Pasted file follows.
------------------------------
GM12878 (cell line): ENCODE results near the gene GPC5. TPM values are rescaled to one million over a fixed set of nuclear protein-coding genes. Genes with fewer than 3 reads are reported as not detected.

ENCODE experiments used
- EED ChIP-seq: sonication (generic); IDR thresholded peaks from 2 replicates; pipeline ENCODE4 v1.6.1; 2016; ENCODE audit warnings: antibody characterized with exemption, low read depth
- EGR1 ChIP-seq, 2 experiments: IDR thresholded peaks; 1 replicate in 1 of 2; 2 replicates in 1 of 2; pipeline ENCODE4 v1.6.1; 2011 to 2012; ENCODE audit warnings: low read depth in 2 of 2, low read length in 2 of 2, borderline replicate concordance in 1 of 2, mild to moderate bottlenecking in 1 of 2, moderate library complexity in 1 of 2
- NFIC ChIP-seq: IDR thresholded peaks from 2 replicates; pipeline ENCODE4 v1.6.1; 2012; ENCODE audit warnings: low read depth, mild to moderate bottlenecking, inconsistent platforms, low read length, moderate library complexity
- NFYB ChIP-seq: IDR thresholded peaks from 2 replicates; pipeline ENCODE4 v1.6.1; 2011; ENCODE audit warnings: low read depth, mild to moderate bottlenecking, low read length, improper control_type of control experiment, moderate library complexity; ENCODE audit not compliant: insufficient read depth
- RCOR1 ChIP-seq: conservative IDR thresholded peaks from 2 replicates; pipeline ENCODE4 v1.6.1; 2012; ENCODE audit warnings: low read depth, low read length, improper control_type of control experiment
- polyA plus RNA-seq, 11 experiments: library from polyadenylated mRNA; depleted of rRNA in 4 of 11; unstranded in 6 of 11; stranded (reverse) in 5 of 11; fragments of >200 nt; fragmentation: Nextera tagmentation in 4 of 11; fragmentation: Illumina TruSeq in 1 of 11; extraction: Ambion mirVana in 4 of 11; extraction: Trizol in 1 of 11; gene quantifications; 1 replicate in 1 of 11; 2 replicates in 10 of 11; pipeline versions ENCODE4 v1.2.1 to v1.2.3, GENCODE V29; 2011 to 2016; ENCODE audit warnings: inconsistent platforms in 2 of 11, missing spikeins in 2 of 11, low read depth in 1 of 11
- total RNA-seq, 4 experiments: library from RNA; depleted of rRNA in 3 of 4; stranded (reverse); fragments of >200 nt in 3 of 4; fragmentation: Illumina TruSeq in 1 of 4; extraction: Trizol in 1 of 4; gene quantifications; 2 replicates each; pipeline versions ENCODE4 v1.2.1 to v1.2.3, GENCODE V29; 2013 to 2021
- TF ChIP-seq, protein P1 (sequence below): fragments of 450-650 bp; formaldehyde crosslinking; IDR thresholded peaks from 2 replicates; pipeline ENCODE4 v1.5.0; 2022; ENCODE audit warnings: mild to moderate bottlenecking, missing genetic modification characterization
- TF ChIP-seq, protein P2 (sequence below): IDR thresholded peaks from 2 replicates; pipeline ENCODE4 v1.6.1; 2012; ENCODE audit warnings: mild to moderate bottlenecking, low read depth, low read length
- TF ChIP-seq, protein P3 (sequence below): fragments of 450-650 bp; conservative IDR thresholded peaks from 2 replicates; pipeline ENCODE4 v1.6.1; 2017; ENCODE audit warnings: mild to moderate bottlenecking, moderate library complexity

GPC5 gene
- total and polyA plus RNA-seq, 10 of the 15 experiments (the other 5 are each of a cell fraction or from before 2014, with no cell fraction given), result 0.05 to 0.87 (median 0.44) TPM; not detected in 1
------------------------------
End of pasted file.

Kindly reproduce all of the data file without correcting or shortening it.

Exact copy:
GM12878 (cell line): ENCODE results near the gene GPC5. TPM values are rescaled to one million over a fixed set of nuclear protein-coding genes. Genes with fewer than 3 reads are reported as not detected.

ENCODE experiments used
- EED ChIP-seq: sonication (generic); IDR thresholded peaks from 2 replicates; pipeline ENCODE4 v1.6.1; 2016; ENCODE audit warnings: antibody characterized with exemption, low read depth
- EGR1 ChIP-seq, 2 experiments: IDR thresholded peaks; 1 replicate in 1 of 2; 2 replicates in 1 of 2; pipeline ENCODE4 v1.6.1; 2011 to 2012; ENCODE audit warnings: low read depth in 2 of 2, low read length in 2 of 2, borderline replicate concordance in 1 of 2, mild to moderate bottlenecking in 1 of 2, moderate library complexity in 1 of 2
- NFIC ChIP-seq: IDR thresholded peaks from 2 replicates; pipeline ENCODE4 v1.6.1; 2012; ENCODE audit warnings: low read depth, mild to moderate bottlenecking, inconsistent platforms, low read length, moderate library complexity
- NFYB ChIP-seq: IDR thresholded peaks from 2 replicates; pipeline ENCODE4 v1.6.1; 2011; ENCODE audit warnings: low read depth, mild to moderate bottlenecking, low read length, improper control_type of control experiment, moderate library complexity; ENCODE audit not compliant: insufficient read depth
- RCOR1 ChIP-seq: conservative IDR thresholded peaks from 2 replicates; pipeline ENCODE4 v1.6.1; 2012; ENCODE audit warnings: low read depth, low read length, improper control_type of control experiment
- polyA plus RNA-seq, 11 experiments: library from polyadenylated mRNA; depleted of rRNA in 4 of 11; unstranded in 6 of 11; stranded (reverse) in 5 of 11; fragments of >200 nt; fragmentation: Nextera tagmentation in 4 of 11; fragmentation: Illumina TruSeq in 1 of 11; extraction: Ambion mirVana in 4 of 11; extraction: Trizol in 1 of 11; gene quantifications; 1 replicate in 1 of 11; 2 replicates in 10 of 11; pipeline versions ENCODE4 v1.2.1 to v1.2.3, GENCODE V29; 2011 to 2016; ENCODE audit warnings: inconsistent platforms in 2 of 11, missing spikeins in 2 of 11, low read depth in 1 of 11
- total RNA-seq, 4 experiments: library from RNA; depleted of rRNA in 3 of 4; stranded (reverse); fragments of >200 nt in 3 of 4; fragmentation: Illumina TruSeq in 1 of 4; extraction: Trizol in 1 of 4; gene quantifications; 2 replicates each; pipeline versions ENCODE4 v1.2.1 to v1.2.3, GENCODE V29; 2013 to 2021
- TF ChIP-seq, protein P1 (sequence below): fragments of 450-650 bp; formaldehyde crosslinking; IDR thresholded peaks from 2 replicates; pipeline ENCODE4 v1.5.0; 2022; ENCODE audit warnings: mild to moderate bottlenecking, missing genetic modification characterization
- TF ChIP-seq, protein P2 (sequence below): IDR thresholded peaks from 2 replicates; pipeline ENCODE4 v1.6.1; 2012; ENCODE audit warnings: mild to moderate bottlenecking, low read depth, low read length
- TF ChIP-seq, protein P3 (sequence below): fragments of 450-650 bp; conservative IDR thresholded peaks from 2 replicates; pipeline ENCODE4 v1.6.1; 2017; ENCODE audit warnings: mild to moderate bottlenecking, moderate library complexity

GPC5 gene
- total and polyA plus RNA-seq, 10 of the 15 experiments (the other 5 are each of a cell fraction or from before 2014, with no cell fraction given), result 0.05 to 0.87 (median 0.44) TPM; not detected in 1